The first round of Senate confirmation hearings for Donald Trump’s nominees is now in the history books, and it is clear that the incoming president intends to make good on his promise to change Washington. Rex Tillerson and Generals James Mattis and Robert Kelly walked away having established themselves as strong, accomplished, serious men with records of success in their individual endeavors.  Even Dr. Ben Carson — who seemed an admittedly odd choice to head HUD — reassured, pledging to bringing a fresh look to programs whose structure has not been examined in decades, despite, in many cases, having failed to meet the expectations of activists.

There was one consistent theme throughout the testimonies: pragmatism over ideology. After decades of ideological warfare paralyzing Washington, the Trump Administration promises to reassess where we are as a country and chart a new, sustainable course both at home and abroad instead of pursuing ideological purity or utopia.

During the campaign, Trump’s opponents warned that his ego was very fragile, making him susceptible to flattery. If elected, we were warned, he would surround himself with lackeys — “yes men” who would indulge his impulsive, reckless, childish behavior, putting the country — no — the entire world at risk. The hearings effectively debunked the caricature. No one can call General Mattis a lackey or fear that he would not stand up to Trump. The same is true of General Kelly, and Tillerson.

Yet instead of being reassured that Trump is not filling the Cabinet with flunkies, his opponents have switched tactics: they point to areas where the nominees diverge from the president-elect and wring their hands about the divisions and tension or whether it will lead to chaos. There will be no honeymoon, it seems: every decision Trump makes will be cast in a negative light. If his nominees had gone before the Senate and agreed with Trump’s views to the letter — especially with respect to Russia — his opponents would have issued dire warnings that the Kremlin is about to take over our government. Continue reading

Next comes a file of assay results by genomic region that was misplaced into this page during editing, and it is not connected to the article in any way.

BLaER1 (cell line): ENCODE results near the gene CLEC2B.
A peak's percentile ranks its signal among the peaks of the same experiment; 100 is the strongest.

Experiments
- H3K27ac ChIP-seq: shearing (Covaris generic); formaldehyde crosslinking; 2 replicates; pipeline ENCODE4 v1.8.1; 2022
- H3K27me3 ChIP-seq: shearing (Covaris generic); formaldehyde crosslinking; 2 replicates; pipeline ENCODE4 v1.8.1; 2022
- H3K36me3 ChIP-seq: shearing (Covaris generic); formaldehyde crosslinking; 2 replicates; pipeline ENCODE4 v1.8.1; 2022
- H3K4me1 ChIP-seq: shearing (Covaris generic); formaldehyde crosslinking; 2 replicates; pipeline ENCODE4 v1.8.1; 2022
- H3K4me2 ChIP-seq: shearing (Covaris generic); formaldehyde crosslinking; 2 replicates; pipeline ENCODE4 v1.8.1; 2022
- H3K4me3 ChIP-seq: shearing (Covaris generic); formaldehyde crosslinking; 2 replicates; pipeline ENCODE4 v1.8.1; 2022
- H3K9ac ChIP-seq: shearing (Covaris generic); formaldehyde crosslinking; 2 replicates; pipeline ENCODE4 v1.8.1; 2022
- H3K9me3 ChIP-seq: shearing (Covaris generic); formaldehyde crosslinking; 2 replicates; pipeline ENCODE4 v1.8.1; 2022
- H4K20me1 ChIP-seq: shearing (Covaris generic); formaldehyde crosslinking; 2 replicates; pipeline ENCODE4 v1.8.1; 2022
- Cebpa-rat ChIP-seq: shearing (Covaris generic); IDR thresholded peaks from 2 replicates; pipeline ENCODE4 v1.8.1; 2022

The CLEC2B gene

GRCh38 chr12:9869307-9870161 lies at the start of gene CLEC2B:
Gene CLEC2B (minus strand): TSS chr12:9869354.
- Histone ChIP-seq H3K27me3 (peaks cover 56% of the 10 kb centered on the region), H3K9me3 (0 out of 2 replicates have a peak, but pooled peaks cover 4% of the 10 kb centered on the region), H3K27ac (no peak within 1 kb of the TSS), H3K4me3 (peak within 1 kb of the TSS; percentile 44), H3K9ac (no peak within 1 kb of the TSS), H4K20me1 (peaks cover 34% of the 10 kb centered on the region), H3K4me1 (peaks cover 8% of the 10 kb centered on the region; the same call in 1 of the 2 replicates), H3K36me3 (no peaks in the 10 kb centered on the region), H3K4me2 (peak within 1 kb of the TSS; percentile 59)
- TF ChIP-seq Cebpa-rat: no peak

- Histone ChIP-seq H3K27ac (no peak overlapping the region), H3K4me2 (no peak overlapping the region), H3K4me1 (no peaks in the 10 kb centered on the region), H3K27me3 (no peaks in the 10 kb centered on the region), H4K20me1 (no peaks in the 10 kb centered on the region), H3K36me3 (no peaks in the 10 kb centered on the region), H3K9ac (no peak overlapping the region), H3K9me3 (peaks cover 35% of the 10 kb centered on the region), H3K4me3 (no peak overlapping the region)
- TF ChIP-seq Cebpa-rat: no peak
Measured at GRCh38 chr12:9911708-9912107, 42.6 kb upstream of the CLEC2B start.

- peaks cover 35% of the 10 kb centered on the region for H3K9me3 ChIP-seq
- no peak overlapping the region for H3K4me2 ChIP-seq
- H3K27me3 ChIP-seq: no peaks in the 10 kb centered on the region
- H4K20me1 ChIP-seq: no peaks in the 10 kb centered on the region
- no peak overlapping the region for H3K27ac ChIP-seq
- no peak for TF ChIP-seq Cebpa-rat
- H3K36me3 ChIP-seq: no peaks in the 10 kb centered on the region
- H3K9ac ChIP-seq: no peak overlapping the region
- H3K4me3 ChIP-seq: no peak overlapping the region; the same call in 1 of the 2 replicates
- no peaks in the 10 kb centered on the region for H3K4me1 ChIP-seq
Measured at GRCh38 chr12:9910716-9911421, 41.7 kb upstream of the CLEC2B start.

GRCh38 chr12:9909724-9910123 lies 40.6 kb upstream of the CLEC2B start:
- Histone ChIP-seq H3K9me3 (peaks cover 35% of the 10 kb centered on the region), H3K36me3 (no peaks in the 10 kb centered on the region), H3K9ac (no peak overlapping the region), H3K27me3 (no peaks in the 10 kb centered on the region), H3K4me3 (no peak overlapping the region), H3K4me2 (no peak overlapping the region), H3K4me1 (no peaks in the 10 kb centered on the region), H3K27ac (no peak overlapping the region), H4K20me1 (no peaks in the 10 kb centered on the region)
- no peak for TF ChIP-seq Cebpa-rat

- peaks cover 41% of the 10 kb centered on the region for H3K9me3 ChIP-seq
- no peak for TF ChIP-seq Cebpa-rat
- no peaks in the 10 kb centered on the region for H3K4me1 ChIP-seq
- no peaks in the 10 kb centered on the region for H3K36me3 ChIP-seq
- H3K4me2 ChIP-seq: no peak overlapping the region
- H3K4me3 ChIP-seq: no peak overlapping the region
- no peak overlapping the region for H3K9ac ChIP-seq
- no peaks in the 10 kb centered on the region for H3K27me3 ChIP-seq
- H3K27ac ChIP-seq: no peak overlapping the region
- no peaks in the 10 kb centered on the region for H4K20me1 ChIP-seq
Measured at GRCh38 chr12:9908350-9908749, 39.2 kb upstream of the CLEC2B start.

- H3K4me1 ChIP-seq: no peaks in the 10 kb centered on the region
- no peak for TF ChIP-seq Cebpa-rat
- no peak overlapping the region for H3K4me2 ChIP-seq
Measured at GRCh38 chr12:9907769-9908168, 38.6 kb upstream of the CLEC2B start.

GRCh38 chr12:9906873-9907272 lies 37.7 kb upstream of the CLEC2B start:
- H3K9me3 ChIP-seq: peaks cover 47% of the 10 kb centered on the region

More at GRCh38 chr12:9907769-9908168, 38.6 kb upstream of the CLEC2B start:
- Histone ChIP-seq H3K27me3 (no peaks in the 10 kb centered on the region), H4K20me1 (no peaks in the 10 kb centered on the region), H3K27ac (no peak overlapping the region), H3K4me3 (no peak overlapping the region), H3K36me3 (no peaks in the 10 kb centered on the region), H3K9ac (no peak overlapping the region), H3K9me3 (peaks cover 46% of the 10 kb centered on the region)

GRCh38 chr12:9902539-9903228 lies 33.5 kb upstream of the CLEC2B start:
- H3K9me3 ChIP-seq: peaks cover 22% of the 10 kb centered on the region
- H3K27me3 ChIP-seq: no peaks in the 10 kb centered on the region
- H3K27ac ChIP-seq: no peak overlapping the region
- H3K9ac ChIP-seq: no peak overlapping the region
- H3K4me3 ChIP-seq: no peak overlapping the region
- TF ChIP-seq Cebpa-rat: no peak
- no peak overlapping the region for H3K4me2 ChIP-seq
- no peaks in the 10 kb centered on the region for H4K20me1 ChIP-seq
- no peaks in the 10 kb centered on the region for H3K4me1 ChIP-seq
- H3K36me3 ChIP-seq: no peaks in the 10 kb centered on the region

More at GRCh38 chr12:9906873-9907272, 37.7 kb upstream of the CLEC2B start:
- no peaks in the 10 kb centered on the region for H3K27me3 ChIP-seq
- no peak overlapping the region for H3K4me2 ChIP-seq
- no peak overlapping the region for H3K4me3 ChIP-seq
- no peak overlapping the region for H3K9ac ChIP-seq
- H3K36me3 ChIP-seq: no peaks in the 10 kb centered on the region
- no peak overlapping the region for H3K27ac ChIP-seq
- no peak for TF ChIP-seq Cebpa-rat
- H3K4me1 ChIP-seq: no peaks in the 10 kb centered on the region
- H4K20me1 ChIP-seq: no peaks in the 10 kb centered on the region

Hillary Clinton Is the Empty Suit In the Race

by Cinzia Croce

With a month to go before the end of the long process of selecting the next president of the United States,  it should be clear to every voter by now that Hillary Clinton cannot run on her record.

Initially, Hillary and her supporters claimed the moral high ground. She was the experienced, knowledgeable candidate with a plethora of specific policy positions running against an unaccomplished “reality star.” But on closer inspection, her vaunted experience turned out to be a series of titles she was able to obtain because she was married to Bill Clinton. Her knowledge and policy proposals turned out to be the same old talking points that the American electorate has heard for decades and have produced a declining middle class, $20 trillion in debt and a foreign policy in shambles.  Whenever Hillary is asked about she has accomplished in her decades of public service, she replies with a vague statement about “fighting for women and children,” or something like that. When pressed for more details, she might mentions the Children’s Health Insurance Program, which was first championed by Ted Kennedy, not her — or that, as Secretary of State, she traveled to 112 countries. If taking credit for other people’s initiatives and accumulating a record number of travel miles were achievements, then Hillary would have a stellar record to run on — but they aren’t, and she doesn’t. Continue reading